Don Kirshner, A Force In The Music Business, Dies : The Record The music publisher and TV producer put rock on TV in the 1970s.
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Don Kirshner, A Force In The Music Business, Dies

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Don Kirshner, A Force In The Music Business, Dies

Don Kirshner, A Force In The Music Business, Dies

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  • <iframe src="" width="100%" height="290" frameborder="0" scrolling="no" title="NPR embedded audio player">
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Die-hard music fans of a certain age will remember Don Kirshner. The music publisher and producer helped to bring hundreds of hits to radio and television, and died Monday of heart failure in Florida at the age of 76.

NPR's Neda Ulaby has this remembrance.

(Soundbite of song, "Do the Loco-Motion")

NEDA ULABY: Don Kirshner once told an interviewer: I cant tell you how good my life story is, but the songs will make a great soundtrack.

LITTLE EVA (Singer): (Singing) Everybody is doing a brand new dance now...

(Soundbite of song, "On Broadway")

The DRIFTERS (Singing Group): (Singing) They say the neon lights are bright on Broadway...

(Soundbite of song, "You've Lost That Loving Feeling")

THE RIGHTEOUS BROTHERS (Singing Duo): (Singing) Youve lost that loving feeling...

Ms. CYNTHIA WEIL (Songwriter): He really was one of the greatest publishers ever.

ULABY: Thats Cynthia Weil. She co-wrote "Youve Lost that Loving Feeling" with her husband Barry Mann. Don Kirshner signed them to his music publishing company when they were in their early 20's.

Ms. WEIL: All of his writers were like a pack of crazy kids who all wanted to talk to him.

ULABY: Kirshners writers included Carole King, Neil Sedaka, Neil Diamond. And Cynthia Weil says theyd all camp out in front of his office in the Brill Building to get his attention.

Ms. WEIL: And I remember once chasing after him and getting halfway into men's room before we both realized where he was and where I was and that I didnt belong there.

(Soundbite of laughter)

(Soundbite of song, "Splish Splash")

Mr. BOBBY DARIN (Singer/Actor): (Singing) Splish splash, I was taking a bath...

ULABY: Singer Bobby Darin was Kirshners ticket into the music industry. They met right after high school and - lets fast-forward to 1959. Bobby Darin is on a famous show that reunited celebrities with people from their pasts. Its "This Is Your Life," and theyve hit the point when Darin turned 18.

(Soundbite of TV show, "This Is Your Life")

Mr. RALPH EDWARDS (Host, "This Is Your Life"): ...writing songs and you find a songwriting partner and here he is now, now president of Nevins-Kirshner Music Limited from New York City, your best man at his wedding, Donny Kirshner.

(Soundbite of applause)

ULABY: The singer and his producer reminisced with the host, Ralph Edwards, about their start trying to write songs.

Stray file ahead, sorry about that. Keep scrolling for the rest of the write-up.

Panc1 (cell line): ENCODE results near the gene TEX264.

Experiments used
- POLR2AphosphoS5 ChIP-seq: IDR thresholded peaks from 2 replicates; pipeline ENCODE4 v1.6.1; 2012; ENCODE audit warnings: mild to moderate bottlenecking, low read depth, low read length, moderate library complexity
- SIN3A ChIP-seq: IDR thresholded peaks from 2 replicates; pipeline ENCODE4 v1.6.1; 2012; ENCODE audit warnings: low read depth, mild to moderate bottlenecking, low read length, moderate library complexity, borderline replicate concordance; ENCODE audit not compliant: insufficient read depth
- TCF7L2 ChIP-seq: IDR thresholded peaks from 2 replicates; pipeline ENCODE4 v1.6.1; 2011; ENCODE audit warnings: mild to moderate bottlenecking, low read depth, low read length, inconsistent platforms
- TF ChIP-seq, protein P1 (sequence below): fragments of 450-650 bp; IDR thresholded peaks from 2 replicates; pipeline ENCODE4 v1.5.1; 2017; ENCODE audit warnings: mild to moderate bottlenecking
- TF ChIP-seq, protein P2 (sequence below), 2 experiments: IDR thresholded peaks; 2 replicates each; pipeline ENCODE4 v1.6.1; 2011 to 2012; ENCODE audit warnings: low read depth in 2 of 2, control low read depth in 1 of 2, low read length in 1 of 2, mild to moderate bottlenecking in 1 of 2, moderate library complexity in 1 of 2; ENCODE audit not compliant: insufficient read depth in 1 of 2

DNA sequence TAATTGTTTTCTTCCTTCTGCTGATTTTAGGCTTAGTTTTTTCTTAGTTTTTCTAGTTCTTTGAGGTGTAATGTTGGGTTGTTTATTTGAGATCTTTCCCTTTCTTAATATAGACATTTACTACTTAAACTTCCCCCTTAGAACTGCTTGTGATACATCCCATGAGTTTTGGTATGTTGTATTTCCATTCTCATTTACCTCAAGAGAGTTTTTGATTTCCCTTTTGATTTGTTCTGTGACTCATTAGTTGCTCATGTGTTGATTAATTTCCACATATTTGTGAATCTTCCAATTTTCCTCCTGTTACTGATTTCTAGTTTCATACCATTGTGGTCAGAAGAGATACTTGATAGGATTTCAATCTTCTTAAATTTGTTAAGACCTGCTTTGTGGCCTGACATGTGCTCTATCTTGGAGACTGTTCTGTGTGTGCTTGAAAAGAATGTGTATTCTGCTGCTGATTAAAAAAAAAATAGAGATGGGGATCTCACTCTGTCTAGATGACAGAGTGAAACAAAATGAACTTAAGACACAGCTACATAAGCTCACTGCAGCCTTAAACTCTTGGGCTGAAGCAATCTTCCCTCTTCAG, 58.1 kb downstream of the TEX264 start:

(Soundbite of TV show, "This Is Your Life")

Mr. EDWARDS: How many, Donny

Mr. DARIN: Well, we wrote about 25, Ralph. And 10 of them were published. None of them were real big hits. They were bombs.

(Soundbite of laughter)

Mr. KIRSHNER: They were probably all bombs.

ULABY: From that humble beginning, Kirshner built a publishing and recording powerhouse, so successful he sold it in 1961 to Columbia. He became president of one of its music divisions. There, he laid the foundation of a legacy in prefab pop.

(Soundbite of song, "Sugar Sugar")

ULABY: It was Kirshner who helped assemble the Monkees and later, the Archies -an animated group on the kids TV show that sold over six million copies of this.

THE ARCHIES (Singing Group): Sugar, ah, honey-honey...

ULABY: Don Kirshner was visionary when it came to music on TV. Thats not to say he was loose or charismatic hosting it.

(Soundbite of TV show, "Don Kirshner's Rock Concert")

Mr. Don Kirshner (Host, "Don Kirshner's Rock Concert"): Canada is stirring musically, and one of the forerunners of action from the north is the boogying group the Guess Who...

ULABY: The New Yorkers music editor Ben Greenman barely remembers Kirshners two TV shows from the 1970s "In Concert" and "Rock Concert" when they were first broadcast. But he says, go to YouTube and youll thank Kirshner for some of the earliest TV appearances of a ton of great rock bands: Led Zeppelin, Sly and the Family Stone, The Police.

Mr. BEN GREENMAN (Music Critic, The New Yorker): Theres just no end of it. If you go back and look, its a little museum of everything that was good.

Mr. KIRSHNER: Displaying high energy and excitement, here they are, New Yorks own: The Ramones.

(Soundbite of cheering and applause)

ULABY: Don Kirshner was part of a generation of older music executives who kept an ear glued to the ground and a heart spread wide when it came to the music that young people loved.

Neda Ulaby, NPR News.

(Soundbite of The Ramones)

INSKEEP: It's MORNING EDITION from NPR News. Im Steve Inskeep.


And Im Renee Montagne.

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